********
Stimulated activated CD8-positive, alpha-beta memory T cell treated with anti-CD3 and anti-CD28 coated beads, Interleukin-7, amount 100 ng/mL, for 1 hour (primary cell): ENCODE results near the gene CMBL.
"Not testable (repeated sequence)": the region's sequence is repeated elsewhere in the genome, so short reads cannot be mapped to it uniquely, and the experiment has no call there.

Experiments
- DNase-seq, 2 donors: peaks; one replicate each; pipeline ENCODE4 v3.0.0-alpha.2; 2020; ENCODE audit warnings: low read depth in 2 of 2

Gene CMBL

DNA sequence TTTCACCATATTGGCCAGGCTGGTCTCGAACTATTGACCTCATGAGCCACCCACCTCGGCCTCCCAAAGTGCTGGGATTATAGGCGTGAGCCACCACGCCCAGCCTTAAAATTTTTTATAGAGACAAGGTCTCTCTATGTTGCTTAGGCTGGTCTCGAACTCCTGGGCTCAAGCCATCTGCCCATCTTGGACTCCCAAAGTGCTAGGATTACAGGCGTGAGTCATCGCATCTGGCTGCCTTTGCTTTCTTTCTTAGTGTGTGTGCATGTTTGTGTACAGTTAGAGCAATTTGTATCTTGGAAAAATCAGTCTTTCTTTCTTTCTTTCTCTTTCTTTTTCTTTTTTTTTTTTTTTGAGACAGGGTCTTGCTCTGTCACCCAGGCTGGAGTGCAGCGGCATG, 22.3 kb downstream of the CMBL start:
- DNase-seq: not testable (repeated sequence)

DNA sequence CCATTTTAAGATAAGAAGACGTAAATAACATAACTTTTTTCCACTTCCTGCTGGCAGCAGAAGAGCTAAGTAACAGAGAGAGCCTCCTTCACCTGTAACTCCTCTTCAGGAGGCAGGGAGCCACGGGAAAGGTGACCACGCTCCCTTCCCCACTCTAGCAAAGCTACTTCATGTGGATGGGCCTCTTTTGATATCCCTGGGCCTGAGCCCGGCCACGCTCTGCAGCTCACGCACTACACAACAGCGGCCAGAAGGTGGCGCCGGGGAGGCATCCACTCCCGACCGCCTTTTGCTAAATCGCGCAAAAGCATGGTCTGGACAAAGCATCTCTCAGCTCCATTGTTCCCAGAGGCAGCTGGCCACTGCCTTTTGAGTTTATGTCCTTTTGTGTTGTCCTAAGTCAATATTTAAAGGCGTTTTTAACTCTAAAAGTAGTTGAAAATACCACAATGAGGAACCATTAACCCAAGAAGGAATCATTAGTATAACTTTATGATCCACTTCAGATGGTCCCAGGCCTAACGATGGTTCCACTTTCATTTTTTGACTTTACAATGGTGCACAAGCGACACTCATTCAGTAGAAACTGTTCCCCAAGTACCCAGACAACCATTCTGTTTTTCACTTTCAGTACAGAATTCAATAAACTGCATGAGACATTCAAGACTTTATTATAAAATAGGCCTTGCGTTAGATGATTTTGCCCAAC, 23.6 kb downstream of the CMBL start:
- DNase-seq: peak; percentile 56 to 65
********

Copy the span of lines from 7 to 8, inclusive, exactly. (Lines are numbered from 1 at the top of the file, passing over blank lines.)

- DNase-seq: not testable (repeated sequence)

DNA sequence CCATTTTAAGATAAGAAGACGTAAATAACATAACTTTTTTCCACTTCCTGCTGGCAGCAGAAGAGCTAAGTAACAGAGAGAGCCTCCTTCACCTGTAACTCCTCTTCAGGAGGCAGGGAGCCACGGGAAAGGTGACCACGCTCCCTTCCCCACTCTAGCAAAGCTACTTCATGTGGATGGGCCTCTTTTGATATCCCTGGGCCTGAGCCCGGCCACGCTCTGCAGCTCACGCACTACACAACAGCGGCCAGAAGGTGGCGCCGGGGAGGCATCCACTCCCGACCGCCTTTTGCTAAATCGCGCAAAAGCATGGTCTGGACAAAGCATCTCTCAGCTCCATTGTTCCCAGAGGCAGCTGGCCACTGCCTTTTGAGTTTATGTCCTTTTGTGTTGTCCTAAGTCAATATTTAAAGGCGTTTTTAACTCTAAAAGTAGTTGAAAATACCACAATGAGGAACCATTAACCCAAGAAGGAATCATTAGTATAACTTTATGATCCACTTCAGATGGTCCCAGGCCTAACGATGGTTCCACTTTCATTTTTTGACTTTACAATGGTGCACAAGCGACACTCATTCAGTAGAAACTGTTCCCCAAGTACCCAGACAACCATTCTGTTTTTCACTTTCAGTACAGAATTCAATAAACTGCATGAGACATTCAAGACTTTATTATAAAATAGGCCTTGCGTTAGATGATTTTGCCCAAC, 23.6 kb downstream of the CMBL start: